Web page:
Table 1 shows the characteristics of the quality indicators of the NEQIP as assessed by the respondents participating in the NCSP. All respondents were gastroenterologists with fellow training of more than 1 year, had sufficient cumulative endoscopy volume, and continuous medical education (CME) for endoscopy. However, only 80% of them had optimal annual volume of EGDs (≥100 cases) and colonoscopies (≥50 cases). Further, only 53.3% of the endoscopy units had training for endoscopy quality improvement completed by ≥50% of their nursing staff. While most quality indicators were optimal, the quality indicators for colonoscopy reports, documentation of pathologic lesions (73.3% for both performance levels), the quality of reprocessing areas, and completion of endoscopy reprocessing education programs (53.3% for both performance levels) were suboptimal.

Outcome measures of EGD

Table 2 shows the outcome measures of EGD performed in the facilities participating in the NCSP. The number of photo-documentations for EGD and total procedure time of EGD were higher at tertiary healthcare facilities than at other healthcare facilities (p<0.001 and p=0.023, respectively). The proportion of sedative EGDs, EGDs with biopsy, precancerous/cancerous lesion detection, and EGDs with complications were not different according to healthcare facility type [p=no significance (NS)].

Outcome measures of colonoscopy

Table 3 shows the outcome measures of colonoscopies performed in the facilities participating in the NCSP. The colonoscopy completion rate, number of monthly colonoscopies conducted after obtaining positive FIT results in the NCSP, and waiting time to colonoscopy were significantly higher at tertiary healthcare facilities (all p<0.001). The proportion of positive FITs, colonoscopies with biopsy, colonoscopies with AN, colonoscopies with adenoma, total procedure time of overall colonoscopies, and proportions of sedative colonoscopies and colonoscopies with complications were not different according to healthcare facility type (p=NS).

DISCUSSION

This is the first study to investigate quality indicators of the NEQIP and outcome measures of endoscopy in the NCSP according to healthcare facility type in Korea. Among the quality indicators of the NEQIP, most were close to optimal; however, the quality indicators for annual volume of EGD and colonoscopy, training for endoscopy quality improvement by endoscopy nursing staff, colonoscopy reports, documentation of pathologic lesions, quality of endoscopy reprocessing areas, and completion of endoscopy reprocessing education programs were not adequate.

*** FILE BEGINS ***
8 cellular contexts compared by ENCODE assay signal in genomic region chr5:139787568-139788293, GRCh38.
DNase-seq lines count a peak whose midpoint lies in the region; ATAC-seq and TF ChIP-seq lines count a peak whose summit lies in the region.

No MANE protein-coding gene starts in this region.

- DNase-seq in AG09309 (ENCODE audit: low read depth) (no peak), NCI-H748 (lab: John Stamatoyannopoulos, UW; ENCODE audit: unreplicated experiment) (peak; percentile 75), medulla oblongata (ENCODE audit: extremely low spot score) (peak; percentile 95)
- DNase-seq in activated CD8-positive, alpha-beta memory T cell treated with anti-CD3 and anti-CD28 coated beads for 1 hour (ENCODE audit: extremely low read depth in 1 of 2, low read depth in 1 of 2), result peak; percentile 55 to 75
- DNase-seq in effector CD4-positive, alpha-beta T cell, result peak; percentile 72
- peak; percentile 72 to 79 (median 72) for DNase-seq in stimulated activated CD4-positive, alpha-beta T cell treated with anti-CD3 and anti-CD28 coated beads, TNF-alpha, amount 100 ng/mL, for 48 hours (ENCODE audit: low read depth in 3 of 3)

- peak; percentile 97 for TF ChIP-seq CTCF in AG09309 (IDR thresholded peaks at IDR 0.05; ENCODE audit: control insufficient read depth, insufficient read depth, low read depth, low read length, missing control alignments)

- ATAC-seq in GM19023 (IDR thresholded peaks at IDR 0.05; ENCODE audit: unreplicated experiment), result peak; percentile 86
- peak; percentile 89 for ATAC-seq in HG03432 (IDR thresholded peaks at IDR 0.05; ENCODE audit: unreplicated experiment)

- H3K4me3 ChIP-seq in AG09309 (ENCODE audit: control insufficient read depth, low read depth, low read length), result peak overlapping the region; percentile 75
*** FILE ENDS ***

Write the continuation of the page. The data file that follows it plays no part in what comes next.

In the NEQIP, the recommended annual volume of EGD and colonoscopy cases are 100 and 50, respectively.11 No consensus is reported on the minimum number of annual EGDs, whereas 150–200 annual colonoscopies are recommended in guidelines.1012 The European Society of Gastrointestinal Endoscopy (ESGE) recommends a minimum number of annual colonoscopies to be performed.10 The National Health Service Bowel Cancer Screening Programme of the United Kingdom and the Spanish Society of Gastrointestinal Endoscopy recommend at least 150 and 200 annual colonoscopies for their respective National CRC Screening Programs.10 Harewood13 reported an annual volume of at least 200 colonoscopies are required to maintain adequate competence among junior endoscopists. Considering suboptimal levels in the annual volumes of endoscopies in the present study, quality improvement programs may be advised to focus on low-volume endoscopists and endoscopy units. The US guidelines have suggested CME to maintain proficiency for endoscopists and endoscopy nursing staff,1415 however, education for the latter was not adequate in the NEQIP. Therefore, CME should be emphasized for the endoscopy nursing staff in the NCSP.